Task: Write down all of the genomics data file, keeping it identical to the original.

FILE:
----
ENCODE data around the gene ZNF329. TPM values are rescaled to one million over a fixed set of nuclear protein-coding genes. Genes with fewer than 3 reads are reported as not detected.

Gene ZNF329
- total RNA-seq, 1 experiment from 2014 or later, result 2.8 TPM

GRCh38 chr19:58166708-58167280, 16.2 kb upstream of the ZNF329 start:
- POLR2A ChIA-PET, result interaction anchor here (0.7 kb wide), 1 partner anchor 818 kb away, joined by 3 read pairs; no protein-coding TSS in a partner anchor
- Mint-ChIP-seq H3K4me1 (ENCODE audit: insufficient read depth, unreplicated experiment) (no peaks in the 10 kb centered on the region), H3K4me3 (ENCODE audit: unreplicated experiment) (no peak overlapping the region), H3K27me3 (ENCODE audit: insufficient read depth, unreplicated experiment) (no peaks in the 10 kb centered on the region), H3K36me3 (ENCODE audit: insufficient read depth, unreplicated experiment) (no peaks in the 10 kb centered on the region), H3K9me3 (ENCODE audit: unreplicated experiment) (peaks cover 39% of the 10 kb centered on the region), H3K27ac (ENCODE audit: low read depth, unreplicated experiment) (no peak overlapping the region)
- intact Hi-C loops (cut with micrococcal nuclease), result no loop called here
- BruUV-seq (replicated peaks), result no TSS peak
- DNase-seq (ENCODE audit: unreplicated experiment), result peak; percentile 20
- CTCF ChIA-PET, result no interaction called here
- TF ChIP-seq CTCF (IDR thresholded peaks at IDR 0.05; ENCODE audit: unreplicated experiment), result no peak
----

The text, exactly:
ENCODE data around the gene ZNF329. TPM values are rescaled to one million over a fixed set of nuclear protein-coding genes. Genes with fewer than 3 reads are reported as not detected.

Gene ZNF329
- total RNA-seq, 1 experiment from 2014 or later, result 2.8 TPM

GRCh38 chr19:58166708-58167280, 16.2 kb upstream of the ZNF329 start:
- POLR2A ChIA-PET, result interaction anchor here (0.7 kb wide), 1 partner anchor 818 kb away, joined by 3 read pairs; no protein-coding TSS in a partner anchor
- Mint-ChIP-seq H3K4me1 (ENCODE audit: insufficient read depth, unreplicated experiment) (no peaks in the 10 kb centered on the region), H3K4me3 (ENCODE audit: unreplicated experiment) (no peak overlapping the region), H3K27me3 (ENCODE audit: insufficient read depth, unreplicated experiment) (no peaks in the 10 kb centered on the region), H3K36me3 (ENCODE audit: insufficient read depth, unreplicated experiment) (no peaks in the 10 kb centered on the region), H3K9me3 (ENCODE audit: unreplicated experiment) (peaks cover 39% of the 10 kb centered on the region), H3K27ac (ENCODE audit: low read depth, unreplicated experiment) (no peak overlapping the region)
- intact Hi-C loops (cut with micrococcal nuclease), result no loop called here
- BruUV-seq (replicated peaks), result no TSS peak
- DNase-seq (ENCODE audit: unreplicated experiment), result peak; percentile 20
- CTCF ChIA-PET, result no interaction called here
- TF ChIP-seq CTCF (IDR thresholded peaks at IDR 0.05; ENCODE audit: unreplicated experiment), result no peak